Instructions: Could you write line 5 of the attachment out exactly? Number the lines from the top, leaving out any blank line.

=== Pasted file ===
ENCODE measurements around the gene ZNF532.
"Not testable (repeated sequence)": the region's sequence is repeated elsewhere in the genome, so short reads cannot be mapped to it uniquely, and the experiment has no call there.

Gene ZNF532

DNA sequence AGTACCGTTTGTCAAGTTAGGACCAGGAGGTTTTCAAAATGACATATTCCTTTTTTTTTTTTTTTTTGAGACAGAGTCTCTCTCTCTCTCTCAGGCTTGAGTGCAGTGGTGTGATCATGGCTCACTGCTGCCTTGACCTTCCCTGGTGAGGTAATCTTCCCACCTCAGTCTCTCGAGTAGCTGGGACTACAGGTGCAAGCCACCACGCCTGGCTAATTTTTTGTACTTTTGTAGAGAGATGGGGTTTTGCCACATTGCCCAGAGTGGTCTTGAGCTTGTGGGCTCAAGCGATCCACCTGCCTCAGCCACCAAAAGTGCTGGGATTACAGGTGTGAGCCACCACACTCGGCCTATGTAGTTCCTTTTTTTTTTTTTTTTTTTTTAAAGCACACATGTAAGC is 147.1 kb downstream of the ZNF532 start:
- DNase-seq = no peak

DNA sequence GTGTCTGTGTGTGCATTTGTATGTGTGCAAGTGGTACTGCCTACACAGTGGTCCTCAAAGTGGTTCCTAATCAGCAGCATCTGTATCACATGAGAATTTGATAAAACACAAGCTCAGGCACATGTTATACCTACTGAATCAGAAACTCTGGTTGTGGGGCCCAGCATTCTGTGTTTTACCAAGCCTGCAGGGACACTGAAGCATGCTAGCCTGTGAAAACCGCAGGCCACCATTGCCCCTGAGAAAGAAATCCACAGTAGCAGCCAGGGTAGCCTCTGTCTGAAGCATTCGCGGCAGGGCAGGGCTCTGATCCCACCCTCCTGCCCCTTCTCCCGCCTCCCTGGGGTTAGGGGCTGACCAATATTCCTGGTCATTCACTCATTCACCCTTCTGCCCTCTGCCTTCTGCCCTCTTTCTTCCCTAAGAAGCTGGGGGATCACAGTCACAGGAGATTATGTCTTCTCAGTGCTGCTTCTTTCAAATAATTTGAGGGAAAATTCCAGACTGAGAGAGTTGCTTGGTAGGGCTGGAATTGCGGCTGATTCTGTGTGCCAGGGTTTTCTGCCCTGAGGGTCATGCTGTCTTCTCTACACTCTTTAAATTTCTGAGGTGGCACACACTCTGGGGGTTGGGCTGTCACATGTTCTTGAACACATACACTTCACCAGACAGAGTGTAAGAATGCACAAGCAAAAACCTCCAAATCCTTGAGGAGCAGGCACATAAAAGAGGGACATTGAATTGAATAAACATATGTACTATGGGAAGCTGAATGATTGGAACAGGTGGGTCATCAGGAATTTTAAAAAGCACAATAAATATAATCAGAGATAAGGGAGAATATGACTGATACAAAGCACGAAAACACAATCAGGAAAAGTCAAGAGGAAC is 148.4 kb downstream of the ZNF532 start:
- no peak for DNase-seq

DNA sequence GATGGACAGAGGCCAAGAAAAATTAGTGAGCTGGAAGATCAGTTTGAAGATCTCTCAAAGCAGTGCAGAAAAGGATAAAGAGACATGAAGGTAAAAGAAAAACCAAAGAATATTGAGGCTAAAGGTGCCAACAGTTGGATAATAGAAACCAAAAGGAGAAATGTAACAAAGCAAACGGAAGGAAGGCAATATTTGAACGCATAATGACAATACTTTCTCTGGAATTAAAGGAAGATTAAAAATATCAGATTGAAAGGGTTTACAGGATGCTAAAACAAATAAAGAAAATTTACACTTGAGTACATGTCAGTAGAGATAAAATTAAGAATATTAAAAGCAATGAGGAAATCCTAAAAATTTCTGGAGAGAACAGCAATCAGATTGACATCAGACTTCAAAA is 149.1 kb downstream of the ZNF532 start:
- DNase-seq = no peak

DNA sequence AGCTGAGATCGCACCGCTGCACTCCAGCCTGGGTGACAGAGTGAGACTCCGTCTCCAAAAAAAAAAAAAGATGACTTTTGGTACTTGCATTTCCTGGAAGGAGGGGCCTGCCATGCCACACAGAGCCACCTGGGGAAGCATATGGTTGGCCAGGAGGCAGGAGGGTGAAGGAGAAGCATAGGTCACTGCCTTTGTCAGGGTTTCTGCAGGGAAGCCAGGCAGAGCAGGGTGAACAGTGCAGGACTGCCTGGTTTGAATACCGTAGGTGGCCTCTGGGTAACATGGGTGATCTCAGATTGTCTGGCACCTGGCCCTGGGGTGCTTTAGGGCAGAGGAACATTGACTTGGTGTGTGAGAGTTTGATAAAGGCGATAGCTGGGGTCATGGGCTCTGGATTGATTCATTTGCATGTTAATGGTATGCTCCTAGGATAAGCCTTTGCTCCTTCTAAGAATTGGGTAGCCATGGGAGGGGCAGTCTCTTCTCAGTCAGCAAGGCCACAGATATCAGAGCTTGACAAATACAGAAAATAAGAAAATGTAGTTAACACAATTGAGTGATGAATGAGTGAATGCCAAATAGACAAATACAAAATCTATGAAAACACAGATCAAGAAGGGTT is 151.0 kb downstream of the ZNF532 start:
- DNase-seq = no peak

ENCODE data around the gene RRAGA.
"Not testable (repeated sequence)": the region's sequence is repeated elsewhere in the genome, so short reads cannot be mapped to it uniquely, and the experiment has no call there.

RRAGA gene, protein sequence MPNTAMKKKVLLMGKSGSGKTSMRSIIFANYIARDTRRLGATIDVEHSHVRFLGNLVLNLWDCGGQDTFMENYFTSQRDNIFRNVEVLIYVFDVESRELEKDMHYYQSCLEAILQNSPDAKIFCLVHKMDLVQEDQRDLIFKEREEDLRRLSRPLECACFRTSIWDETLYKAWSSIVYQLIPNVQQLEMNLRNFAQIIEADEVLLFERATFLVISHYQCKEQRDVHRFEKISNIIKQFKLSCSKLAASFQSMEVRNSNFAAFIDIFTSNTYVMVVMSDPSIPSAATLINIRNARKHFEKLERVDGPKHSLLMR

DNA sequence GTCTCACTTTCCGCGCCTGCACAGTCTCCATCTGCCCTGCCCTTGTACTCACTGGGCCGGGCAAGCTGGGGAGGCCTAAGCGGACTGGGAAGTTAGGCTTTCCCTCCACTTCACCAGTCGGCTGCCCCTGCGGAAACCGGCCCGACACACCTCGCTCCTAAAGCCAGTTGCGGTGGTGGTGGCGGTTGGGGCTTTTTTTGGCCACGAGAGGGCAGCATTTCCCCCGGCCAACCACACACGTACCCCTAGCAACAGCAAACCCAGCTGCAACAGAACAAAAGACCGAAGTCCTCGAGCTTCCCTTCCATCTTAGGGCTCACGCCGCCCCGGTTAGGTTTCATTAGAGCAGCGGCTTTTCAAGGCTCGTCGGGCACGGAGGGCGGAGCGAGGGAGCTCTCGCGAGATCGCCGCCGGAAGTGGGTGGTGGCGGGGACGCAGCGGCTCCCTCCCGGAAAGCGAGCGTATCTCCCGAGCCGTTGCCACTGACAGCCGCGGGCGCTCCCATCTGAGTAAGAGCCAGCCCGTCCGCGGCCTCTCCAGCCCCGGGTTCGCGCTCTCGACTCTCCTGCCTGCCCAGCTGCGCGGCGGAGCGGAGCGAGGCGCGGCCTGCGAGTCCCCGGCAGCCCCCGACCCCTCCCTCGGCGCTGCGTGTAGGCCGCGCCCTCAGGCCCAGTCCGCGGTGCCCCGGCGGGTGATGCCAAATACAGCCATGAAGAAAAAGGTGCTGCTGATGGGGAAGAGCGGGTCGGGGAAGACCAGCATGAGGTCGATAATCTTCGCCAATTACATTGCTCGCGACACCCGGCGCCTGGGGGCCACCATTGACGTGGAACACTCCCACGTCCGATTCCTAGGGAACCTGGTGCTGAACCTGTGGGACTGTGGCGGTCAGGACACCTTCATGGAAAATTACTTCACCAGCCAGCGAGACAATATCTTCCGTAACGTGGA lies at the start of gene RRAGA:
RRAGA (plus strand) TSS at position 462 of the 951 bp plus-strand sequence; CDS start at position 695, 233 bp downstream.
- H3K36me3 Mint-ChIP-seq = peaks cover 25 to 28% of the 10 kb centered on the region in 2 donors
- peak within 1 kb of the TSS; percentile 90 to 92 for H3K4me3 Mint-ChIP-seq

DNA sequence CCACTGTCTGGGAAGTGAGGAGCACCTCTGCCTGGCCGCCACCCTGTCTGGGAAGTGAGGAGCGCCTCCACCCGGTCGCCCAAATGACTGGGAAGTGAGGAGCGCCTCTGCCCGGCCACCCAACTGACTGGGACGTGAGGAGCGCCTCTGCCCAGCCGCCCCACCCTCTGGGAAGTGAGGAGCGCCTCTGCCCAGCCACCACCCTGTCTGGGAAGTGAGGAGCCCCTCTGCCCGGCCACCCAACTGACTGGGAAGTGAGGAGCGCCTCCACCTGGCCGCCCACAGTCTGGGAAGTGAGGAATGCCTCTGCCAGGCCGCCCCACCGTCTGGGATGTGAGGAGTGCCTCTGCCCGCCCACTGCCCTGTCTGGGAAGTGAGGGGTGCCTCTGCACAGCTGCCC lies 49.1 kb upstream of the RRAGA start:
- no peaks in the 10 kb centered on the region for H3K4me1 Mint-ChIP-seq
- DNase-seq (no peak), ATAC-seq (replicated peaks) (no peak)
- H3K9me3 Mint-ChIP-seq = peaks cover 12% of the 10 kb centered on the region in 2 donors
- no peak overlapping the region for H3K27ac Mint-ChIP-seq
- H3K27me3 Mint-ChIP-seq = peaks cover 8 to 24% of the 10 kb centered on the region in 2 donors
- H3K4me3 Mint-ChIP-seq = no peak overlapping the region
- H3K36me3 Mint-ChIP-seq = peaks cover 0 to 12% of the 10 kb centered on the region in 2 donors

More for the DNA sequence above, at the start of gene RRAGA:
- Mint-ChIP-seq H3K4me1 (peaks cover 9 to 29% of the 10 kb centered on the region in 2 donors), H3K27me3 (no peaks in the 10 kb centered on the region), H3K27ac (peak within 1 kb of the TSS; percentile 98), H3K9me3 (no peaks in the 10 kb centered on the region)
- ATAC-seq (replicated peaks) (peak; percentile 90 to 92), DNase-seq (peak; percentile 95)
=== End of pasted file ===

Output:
- DNase-seq = no peak